West Virginia Investment Management Board, Charleston, is expected to approve a plan to invest 60% of its $4.5 billion in total assets in stocks and the rest in bonds.
That allocation was recommended by Summit Strategies Group for the five pension funds overseen by the board, which is expected to vote on the proposal April 30, said H. Craig Slaughter, executive director.
Under a law passed in September, 60% of assets is the most the board can allocate to stocks. Without the ceiling, Summit would have recommended the state Teachers' Retirement System and the Public Safety Employees' Retirement System, both heavily underfunded, invest 80% of their assets in equities, Mr. Slaughter said.
The board may eventually consider asking legislators to remove the cap on equity investing. But it is unlikely to reach the 60% ceiling for at least a couple of years, he said.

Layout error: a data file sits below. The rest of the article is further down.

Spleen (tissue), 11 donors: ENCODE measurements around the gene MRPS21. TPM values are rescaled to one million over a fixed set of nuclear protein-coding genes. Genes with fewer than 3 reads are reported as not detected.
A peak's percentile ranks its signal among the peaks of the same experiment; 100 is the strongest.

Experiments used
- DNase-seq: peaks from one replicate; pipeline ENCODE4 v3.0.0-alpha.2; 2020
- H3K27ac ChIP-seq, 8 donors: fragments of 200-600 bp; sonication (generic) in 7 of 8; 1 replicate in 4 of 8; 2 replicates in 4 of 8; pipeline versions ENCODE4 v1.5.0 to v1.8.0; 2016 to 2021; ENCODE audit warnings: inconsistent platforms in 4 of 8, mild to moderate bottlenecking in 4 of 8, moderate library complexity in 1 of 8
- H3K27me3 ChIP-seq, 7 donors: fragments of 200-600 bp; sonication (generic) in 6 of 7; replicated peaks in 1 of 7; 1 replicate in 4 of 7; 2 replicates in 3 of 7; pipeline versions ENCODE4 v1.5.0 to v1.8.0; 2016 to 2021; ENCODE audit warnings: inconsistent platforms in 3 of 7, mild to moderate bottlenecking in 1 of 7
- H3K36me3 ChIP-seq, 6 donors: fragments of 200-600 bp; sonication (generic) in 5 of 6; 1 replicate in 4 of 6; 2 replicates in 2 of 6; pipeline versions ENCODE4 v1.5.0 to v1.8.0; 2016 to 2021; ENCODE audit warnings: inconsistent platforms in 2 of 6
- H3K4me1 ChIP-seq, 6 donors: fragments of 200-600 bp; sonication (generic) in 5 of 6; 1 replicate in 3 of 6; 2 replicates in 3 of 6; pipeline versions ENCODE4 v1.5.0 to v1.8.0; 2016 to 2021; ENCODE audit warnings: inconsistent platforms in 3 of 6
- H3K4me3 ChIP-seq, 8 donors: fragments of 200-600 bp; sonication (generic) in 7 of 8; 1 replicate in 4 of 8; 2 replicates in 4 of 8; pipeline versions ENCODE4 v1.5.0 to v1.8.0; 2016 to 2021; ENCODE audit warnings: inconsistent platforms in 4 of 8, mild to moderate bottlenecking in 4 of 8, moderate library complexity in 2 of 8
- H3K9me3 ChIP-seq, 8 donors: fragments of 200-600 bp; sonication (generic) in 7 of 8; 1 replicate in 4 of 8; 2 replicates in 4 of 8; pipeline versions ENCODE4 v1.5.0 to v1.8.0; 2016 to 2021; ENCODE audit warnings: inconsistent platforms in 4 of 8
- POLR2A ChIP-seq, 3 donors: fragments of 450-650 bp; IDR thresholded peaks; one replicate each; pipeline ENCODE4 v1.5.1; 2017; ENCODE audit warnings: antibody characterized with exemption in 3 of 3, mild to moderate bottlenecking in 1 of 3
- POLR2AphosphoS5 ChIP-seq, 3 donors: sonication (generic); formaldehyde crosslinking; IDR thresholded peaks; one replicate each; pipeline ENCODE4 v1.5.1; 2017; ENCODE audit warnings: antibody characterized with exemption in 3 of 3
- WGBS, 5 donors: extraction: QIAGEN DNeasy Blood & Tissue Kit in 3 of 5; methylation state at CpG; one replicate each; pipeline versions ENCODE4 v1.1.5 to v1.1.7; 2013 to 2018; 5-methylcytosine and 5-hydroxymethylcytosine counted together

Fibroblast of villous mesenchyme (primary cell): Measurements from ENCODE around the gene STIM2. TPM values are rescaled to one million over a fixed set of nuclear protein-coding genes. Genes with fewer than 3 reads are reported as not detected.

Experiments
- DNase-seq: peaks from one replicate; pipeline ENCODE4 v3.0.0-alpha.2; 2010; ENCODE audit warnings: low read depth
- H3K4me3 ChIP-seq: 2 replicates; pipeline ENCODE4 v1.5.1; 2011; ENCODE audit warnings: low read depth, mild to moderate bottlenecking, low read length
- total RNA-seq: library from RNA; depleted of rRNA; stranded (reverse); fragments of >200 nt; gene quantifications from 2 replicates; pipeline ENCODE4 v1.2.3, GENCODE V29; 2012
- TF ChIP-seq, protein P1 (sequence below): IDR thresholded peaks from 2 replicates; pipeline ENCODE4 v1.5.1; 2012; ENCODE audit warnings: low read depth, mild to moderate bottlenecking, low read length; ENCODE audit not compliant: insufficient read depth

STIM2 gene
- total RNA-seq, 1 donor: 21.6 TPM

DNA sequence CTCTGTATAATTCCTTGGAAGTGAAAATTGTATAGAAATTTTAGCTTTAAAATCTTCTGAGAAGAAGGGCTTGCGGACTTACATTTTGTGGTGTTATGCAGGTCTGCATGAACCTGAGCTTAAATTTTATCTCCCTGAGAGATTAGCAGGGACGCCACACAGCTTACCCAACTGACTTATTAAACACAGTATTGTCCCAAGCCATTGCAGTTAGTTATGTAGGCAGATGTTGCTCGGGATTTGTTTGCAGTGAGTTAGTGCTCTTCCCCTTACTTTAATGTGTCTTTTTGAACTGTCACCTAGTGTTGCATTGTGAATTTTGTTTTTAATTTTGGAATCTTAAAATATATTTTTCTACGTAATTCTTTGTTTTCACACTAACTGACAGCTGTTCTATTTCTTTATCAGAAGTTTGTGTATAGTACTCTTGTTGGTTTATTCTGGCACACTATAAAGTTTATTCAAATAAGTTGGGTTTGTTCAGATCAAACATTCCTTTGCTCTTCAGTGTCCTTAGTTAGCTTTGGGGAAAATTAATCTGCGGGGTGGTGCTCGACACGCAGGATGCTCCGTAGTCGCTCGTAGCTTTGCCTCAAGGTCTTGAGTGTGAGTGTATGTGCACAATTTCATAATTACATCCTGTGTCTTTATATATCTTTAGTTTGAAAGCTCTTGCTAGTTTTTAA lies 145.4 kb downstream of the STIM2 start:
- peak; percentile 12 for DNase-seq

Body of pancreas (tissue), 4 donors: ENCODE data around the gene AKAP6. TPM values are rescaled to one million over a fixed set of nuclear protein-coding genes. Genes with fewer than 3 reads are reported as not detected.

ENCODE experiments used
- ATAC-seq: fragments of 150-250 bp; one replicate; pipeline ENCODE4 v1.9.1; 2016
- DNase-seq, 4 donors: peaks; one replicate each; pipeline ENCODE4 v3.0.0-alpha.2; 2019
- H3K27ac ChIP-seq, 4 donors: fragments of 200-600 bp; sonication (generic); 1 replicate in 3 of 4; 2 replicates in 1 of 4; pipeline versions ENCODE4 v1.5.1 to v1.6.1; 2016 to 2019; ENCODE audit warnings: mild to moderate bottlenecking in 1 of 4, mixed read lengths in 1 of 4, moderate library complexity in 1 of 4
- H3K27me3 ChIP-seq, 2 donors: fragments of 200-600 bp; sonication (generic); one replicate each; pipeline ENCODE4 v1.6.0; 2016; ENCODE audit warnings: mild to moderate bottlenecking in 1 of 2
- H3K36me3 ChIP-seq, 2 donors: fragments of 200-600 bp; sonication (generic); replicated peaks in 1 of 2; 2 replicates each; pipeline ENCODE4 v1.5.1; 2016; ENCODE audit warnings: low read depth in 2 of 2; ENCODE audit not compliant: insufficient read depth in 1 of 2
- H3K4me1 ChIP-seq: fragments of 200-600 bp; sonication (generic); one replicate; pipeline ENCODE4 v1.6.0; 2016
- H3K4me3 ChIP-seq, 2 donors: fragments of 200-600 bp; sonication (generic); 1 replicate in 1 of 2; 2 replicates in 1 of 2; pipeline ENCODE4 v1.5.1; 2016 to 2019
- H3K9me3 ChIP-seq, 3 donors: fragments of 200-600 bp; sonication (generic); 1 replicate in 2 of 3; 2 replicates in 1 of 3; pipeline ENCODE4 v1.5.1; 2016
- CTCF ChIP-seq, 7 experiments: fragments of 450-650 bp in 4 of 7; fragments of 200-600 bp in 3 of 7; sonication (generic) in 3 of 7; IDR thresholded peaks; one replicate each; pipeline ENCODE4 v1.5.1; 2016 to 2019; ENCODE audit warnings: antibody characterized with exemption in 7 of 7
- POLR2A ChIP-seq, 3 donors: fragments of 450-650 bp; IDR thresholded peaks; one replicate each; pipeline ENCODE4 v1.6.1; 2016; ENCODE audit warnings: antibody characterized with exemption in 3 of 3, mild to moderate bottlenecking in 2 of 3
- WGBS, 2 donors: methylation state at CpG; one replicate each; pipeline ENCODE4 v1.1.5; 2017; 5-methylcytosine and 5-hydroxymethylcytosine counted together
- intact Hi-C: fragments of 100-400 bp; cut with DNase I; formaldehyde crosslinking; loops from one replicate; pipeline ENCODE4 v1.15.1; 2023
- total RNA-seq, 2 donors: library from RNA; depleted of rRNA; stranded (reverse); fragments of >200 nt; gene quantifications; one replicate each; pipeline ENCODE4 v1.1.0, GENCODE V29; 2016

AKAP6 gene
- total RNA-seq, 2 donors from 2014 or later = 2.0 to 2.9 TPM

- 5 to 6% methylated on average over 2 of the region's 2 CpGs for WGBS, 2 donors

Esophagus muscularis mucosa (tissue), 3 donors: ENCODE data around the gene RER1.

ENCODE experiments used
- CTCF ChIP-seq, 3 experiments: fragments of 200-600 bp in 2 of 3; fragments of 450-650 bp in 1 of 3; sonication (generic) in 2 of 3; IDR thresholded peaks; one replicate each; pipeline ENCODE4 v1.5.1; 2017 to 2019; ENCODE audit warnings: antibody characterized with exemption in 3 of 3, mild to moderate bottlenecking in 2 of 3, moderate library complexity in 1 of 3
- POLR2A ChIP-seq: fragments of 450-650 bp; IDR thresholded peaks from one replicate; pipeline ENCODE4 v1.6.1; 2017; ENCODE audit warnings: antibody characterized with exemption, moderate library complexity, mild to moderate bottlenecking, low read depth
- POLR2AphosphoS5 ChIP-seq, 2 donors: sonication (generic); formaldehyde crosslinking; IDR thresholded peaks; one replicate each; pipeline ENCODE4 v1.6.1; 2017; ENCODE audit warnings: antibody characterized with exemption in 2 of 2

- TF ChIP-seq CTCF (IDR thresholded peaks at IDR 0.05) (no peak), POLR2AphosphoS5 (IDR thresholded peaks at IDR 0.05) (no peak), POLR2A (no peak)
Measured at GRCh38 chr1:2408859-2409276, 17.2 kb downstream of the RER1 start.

Attorneys for 84,000 General Motors Corp. retirees asked the U.S. Supreme Court to rule on their claims for lifetime health care benefits.
A federal appeals court ruled in January that GM had the right to amend its retiree health plan for all retirees. That decision reversed an earlier determination that GM had agreed to provide lifetime health benefits for up to 50,000 salaried early retirees.
The retirees asked the Supreme Court to take up the case because of what attorneys are calling conflicts among appeals court rules for granting lifetime health benefits.
The PBGC has set up a Web site that allows companies to report their inability to make contributions, bankruptcy filings and other transactions that can affect their pension plans. The PBGC created an electronic version of the filing, which can be e-mailed back to the agency. The form can be found at www.pbgc.gov/repevents.htp
Fewer U.S. investors plan to increase their foreign allocations this year than last year, according to a survey by PaineWebber and the Gallup Organization.
The survey found 26% of U.S. investors have international holdings. Of those, 28% plan to increase their positions this year, compared with 39% last year. The majority of investors with non-U.S. holdings - 54% - plan to maintain their current levels.